Andi and Lise discuss the 1988 Tim Burton film Beetlejuice, which has become somewhat of a cult [Halloween-ish] classic. They both agree that watching it again in current contexts made them re-think a few things and appreciate a few others, and both think this could be a candidate for a re-boot – as long as Tim Burton does it.
Shout-outs: Andi shouts out Lise for getting her writing projects done! YAY!
Happy early Halloween, all – Lise and Andi will not be live for the next show, but we’ll load up a Halloween show from the vault and be back in November with more happy fun times!
Andi and Lise discuss the 2021 Netflix movie Gunpowder Milkshake, a “neon noir” and cinematographically gorgeous stylized film with a great kickass female cast (including Karen Gilland, Lena Headey, Angela Bassett, Michelle Yeoh, Carla Gugino) in a female assassin plotline. However, it’s not without a few glitches and they’ll talk about those. Regardless, entertaining! Also, lots of stylized violence; we don’t recommend it for kids.
Shout-outs: Lise has been playing The Outer Worlds by Obsidian Games, a first-person shooter in which a colonist ship is lost in transit and then when it comes out of transit years later, facing a conspiracy that threatens to destroy the colony. Corporate apocalypse themes! Andi started reading the Lady Sherlock series, set in Victorian London and written by Sherry Thomas. In this incarnation of Holmes, Charlotte Holmes takes on the pseudonym Sherlock Holmes while navigating the social hang-ups of the Victorian classes.
Andi and Lise discuss the 1998 Disney animated film Mulan to determine whether it holds up after 23 years. They discuss its representation, gender, what it might have meant to different audiences, how it may have resonated with certain people, and the story it told.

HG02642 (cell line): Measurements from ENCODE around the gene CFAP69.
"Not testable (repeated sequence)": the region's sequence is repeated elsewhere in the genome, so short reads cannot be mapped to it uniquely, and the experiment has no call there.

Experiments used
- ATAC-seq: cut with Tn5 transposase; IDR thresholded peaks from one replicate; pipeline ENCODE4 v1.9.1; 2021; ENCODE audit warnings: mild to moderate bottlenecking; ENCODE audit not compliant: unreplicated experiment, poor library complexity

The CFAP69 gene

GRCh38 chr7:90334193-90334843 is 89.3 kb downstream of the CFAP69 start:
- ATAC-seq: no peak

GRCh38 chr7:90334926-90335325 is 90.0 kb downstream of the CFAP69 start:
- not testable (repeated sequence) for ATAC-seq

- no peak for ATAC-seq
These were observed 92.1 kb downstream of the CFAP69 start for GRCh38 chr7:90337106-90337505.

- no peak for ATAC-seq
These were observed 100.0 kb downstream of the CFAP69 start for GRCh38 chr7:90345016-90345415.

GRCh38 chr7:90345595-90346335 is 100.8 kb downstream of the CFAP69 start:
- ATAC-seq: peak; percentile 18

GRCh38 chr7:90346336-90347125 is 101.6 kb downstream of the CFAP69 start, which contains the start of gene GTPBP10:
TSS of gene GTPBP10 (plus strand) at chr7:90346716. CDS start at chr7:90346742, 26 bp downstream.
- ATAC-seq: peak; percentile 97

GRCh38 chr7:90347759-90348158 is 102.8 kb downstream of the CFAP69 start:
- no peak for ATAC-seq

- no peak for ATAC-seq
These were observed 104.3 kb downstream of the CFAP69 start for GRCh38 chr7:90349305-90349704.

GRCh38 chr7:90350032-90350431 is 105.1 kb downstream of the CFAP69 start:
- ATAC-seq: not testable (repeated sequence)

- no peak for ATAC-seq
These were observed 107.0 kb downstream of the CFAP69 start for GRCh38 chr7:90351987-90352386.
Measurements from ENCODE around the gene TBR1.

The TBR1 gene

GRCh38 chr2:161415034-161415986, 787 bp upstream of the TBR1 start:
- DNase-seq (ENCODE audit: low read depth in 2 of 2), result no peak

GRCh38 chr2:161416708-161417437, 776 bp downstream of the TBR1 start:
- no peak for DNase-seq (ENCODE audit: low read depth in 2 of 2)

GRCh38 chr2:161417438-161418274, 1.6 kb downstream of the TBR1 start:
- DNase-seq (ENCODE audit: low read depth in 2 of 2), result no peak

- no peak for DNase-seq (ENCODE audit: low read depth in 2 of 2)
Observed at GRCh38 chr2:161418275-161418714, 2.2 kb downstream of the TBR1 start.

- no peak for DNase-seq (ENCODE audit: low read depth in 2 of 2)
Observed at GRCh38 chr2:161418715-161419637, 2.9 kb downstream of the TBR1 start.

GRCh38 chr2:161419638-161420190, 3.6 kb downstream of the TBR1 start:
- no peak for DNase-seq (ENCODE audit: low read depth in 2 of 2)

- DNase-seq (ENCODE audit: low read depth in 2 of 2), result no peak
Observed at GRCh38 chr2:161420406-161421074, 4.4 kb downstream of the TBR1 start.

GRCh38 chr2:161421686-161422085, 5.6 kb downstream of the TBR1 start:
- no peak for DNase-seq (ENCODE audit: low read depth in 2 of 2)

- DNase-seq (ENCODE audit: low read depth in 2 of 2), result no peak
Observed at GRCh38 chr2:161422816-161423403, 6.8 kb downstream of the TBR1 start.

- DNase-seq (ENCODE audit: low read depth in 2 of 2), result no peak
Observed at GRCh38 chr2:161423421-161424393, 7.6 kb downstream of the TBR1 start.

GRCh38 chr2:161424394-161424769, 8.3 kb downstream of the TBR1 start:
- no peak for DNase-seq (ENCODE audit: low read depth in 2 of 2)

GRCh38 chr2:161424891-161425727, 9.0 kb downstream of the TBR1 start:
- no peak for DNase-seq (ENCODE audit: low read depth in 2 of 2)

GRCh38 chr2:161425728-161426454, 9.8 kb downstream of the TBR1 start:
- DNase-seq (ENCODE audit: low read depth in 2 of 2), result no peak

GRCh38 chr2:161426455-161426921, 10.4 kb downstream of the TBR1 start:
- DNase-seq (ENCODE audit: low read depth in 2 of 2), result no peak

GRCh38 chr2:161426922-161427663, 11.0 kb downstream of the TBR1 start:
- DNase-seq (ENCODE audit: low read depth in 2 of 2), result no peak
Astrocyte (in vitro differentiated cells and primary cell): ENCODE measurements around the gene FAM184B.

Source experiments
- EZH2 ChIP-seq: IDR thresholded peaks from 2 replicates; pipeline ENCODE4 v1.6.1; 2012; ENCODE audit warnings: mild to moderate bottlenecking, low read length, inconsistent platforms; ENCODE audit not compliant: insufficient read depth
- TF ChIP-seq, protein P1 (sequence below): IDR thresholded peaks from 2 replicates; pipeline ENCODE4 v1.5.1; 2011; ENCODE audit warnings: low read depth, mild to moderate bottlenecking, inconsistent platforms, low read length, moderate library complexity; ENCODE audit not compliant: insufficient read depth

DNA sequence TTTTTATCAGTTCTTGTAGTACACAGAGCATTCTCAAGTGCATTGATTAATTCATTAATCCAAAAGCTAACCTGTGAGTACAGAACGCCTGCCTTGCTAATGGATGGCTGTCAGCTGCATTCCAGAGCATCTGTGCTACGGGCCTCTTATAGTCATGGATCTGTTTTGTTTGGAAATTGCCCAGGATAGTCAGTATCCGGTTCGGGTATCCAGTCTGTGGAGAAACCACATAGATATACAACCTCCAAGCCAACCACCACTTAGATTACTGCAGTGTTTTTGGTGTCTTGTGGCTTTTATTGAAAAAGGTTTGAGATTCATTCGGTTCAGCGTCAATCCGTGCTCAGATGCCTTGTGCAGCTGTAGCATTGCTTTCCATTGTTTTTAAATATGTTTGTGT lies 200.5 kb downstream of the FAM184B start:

Note: the story of Mulan is derived from a centuries-old Chinese poem/ballad created during the Wei Dynasty.
Shout-outs! Lise recommends the The Vault, which she watched on Netflix. It’s a heist movie (both Lise and Andi are huge fans of heist movies). In it, an engineer and his team are trying to crack an allegedly impenetrable safe beneath the Bank of Spain. Andi shouts out alcohol-free spirits! Get creative and enjoy a tasty and sober (and much lower calorie) happy hour. She’s also been bingeing the true crime podcast Park Predators, which deals with murders in national parks.
In the course of the discussion, Lise mentioned Kameron Hurley’s essay: “‘We Have Always Fought’: Challenging the ‘Women, Cattle, and Slaves’ Narrative”. The full text can be viewed at the link, and also in Hurley’s book of essays Geek Feminist Revolution, which Lise also highly recommends.
Andi and Lise introduce a new feature for LGO; “Does It Hold Up?” in which they look at older media and determine if it could, basically, still hold up today. Here, in the inaugural episode of the feature, they are pleasantly surprised that the 1990 creature feature flick Tremors does hold up, and also had some interesting and cool aspects for the time in which it was made. In this flick, residents of a small, isolated Nevada town are confronted by mysterious underground creatures that are picking them off one by one. Good popcorn movie!
Two-minute clip that will tell you what you need to know without watching the trailer, which actually had some spoilers.